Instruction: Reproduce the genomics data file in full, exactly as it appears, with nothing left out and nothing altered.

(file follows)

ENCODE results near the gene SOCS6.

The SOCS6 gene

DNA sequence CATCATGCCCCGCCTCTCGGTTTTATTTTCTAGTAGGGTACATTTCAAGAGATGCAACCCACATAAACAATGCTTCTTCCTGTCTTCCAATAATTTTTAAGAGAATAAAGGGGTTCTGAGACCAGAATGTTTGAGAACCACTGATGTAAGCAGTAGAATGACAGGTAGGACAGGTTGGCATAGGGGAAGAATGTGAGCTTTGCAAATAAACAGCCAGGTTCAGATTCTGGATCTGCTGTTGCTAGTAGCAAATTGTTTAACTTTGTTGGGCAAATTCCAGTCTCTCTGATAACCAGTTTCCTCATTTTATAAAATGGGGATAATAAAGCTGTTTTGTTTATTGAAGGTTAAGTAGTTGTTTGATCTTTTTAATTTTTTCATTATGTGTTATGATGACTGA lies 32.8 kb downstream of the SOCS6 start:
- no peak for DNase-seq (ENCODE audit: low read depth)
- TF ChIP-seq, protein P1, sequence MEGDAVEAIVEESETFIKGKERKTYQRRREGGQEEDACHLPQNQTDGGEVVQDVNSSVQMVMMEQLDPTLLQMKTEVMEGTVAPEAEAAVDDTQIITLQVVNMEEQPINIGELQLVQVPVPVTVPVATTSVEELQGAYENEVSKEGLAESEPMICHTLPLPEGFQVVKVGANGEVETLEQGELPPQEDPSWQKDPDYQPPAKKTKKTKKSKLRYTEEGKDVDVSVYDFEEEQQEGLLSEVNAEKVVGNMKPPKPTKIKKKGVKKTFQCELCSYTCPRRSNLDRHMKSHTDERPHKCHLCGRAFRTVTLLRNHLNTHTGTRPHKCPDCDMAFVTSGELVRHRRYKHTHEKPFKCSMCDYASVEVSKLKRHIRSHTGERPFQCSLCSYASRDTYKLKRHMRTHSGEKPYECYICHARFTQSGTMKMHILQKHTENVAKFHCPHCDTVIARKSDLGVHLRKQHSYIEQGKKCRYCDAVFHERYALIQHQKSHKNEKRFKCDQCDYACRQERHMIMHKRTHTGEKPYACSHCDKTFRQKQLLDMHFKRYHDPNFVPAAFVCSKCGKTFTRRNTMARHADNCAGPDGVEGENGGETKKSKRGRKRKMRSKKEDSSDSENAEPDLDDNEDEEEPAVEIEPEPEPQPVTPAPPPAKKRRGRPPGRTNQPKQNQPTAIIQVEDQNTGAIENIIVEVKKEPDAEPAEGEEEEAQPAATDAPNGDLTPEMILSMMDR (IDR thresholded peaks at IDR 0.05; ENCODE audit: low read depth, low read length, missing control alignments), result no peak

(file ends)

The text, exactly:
ENCODE results near the gene SOCS6.

The SOCS6 gene

DNA sequence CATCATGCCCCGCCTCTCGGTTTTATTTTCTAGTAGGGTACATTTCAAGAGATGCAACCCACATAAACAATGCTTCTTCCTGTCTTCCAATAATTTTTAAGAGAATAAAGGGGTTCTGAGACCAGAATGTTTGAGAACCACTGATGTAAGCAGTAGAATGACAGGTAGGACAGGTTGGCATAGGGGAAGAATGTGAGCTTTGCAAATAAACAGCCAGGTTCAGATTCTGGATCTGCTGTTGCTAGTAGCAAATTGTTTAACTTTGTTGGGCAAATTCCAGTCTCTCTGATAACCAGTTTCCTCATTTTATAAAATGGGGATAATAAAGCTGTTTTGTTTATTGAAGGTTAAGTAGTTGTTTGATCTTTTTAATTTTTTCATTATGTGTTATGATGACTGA lies 32.8 kb downstream of the SOCS6 start:
- no peak for DNase-seq (ENCODE audit: low read depth)
- TF ChIP-seq, protein P1, sequence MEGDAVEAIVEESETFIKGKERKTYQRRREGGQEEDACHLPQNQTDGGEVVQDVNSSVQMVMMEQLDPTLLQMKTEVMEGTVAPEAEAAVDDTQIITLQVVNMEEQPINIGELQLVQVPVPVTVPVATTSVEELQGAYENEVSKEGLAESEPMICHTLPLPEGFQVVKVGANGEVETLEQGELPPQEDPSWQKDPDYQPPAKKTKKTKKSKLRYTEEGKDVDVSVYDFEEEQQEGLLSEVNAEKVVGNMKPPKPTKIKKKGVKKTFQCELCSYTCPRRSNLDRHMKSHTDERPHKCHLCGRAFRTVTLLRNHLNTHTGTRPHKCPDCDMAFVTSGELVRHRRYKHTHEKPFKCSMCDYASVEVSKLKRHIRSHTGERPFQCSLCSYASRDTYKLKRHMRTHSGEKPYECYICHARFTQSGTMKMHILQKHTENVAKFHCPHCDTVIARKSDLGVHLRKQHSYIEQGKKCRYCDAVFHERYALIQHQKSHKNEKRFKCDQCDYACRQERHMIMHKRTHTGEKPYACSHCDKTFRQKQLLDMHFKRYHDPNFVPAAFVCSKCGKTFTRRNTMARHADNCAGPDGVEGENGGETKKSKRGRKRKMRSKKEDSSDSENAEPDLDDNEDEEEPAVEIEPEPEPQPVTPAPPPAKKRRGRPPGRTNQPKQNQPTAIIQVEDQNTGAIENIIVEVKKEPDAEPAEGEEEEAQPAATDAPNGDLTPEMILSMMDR (IDR thresholded peaks at IDR 0.05; ENCODE audit: low read depth, low read length, missing control alignments), result no peak